U.S. inflation slowed more than expected in September as consumer prices eased from their prior monthly level, government data showed Friday. The core annual inflation rate declined to the lowest point in nearly five decades, raising worries of deflation and supporting expectations for another round of quantitative easing by the Fed.
The Consumer Price Index, the most closely watched indicator of inflation, rose 0.1 percent in September after a pick up of 0.3 percent in August, the Labor Department said. Leading gains were energy and food costs, with the latter jumping 0.3 percent to mark its biggest increase since October 2008. Energy prices rose 0.7 percent, which was down from the 2.3 percent increase in August. Read more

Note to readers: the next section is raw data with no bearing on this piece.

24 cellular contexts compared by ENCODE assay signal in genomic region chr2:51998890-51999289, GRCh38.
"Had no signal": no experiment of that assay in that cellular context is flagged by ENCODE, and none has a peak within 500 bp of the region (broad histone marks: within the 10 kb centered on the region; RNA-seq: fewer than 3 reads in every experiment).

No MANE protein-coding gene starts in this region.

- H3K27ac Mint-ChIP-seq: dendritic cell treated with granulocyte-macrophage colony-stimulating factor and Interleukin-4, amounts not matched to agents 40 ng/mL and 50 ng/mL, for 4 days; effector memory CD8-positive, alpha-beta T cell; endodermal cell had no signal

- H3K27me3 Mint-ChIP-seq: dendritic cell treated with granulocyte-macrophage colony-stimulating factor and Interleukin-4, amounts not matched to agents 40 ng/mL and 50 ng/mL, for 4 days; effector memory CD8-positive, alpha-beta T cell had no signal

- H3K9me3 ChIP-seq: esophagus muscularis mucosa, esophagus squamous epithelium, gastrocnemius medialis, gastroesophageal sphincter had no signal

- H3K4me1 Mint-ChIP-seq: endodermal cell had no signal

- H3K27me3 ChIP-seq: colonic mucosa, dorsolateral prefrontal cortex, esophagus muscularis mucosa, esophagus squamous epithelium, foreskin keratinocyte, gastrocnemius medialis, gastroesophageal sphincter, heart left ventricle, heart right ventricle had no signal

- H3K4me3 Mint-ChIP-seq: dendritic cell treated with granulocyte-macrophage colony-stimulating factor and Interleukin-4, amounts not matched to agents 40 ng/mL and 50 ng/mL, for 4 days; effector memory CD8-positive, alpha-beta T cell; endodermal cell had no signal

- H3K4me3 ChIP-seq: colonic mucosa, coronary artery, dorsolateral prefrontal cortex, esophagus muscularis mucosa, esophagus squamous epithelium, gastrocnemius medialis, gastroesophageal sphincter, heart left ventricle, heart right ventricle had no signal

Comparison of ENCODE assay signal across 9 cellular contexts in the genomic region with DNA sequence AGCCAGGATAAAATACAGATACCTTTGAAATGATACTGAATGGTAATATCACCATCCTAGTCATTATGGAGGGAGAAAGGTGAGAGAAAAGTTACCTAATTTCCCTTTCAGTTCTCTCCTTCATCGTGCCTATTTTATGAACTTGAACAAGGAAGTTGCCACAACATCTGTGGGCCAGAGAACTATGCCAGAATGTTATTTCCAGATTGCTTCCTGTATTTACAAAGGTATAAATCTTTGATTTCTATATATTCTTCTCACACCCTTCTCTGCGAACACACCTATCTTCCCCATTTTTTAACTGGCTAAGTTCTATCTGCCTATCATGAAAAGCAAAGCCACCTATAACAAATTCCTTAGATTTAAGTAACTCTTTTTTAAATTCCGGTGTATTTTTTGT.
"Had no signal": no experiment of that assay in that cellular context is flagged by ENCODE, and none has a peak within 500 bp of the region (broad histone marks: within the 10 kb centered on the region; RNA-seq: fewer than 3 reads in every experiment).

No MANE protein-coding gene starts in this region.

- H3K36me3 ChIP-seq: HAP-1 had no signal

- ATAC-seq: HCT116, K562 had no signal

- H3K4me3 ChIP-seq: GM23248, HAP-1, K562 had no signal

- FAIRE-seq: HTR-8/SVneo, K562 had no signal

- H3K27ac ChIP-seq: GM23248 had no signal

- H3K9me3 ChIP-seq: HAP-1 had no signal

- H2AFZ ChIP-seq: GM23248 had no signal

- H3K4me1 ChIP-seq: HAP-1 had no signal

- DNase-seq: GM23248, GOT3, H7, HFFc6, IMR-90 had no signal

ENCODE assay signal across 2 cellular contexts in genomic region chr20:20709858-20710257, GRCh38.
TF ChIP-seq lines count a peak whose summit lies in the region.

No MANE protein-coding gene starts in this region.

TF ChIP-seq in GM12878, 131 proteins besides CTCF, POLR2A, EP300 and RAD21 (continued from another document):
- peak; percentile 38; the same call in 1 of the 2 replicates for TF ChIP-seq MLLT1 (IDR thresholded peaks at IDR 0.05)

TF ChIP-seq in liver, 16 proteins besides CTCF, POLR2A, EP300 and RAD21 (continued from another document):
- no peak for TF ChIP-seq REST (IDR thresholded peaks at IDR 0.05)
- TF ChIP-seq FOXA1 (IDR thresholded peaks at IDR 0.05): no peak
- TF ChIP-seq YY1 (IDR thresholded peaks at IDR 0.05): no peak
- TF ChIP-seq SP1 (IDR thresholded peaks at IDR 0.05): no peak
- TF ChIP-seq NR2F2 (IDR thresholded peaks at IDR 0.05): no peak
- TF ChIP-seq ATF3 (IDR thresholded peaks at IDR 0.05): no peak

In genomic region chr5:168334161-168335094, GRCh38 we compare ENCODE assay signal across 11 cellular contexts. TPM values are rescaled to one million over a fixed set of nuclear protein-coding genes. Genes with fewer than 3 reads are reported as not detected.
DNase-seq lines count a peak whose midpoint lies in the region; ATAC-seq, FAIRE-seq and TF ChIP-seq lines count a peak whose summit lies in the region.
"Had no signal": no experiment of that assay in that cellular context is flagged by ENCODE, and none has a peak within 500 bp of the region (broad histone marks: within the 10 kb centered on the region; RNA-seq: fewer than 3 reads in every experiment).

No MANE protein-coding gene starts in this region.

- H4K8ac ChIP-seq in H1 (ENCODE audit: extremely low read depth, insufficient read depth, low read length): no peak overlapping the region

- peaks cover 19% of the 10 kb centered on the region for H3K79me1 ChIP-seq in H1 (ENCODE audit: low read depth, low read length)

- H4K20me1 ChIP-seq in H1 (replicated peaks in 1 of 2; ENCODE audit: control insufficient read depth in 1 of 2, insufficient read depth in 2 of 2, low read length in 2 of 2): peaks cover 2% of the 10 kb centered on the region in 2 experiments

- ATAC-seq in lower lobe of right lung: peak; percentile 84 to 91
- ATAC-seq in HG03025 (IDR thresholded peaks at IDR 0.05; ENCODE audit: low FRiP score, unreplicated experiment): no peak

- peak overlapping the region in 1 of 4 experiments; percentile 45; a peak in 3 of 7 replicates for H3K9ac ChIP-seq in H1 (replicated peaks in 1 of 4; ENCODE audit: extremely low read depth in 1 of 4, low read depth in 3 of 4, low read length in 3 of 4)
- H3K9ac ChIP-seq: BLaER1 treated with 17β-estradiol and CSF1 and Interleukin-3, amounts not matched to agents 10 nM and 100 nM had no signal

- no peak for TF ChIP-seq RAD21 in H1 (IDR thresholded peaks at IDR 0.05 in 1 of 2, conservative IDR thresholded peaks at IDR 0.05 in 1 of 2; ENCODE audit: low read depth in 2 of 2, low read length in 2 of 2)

Many Federal Reserve policy-makers are apparently ready to ease monetary policy "before long" to stimulate inflation and lift the struggling U.S. economy, according to minutes taken during the Fed’s September 21 session of the Federal Open Market Committee (FOMC).
The FOMC’s official statement last month noted that inflation was "somewhat below" desired levels. The minutes from the meeting elaborate and provide background:
"Several members noted that unless the pace of economic recovery strengthened or underlying inflation moved back toward a level consistent with the Committee’s mandate, they would consider it appropriate to take action soon."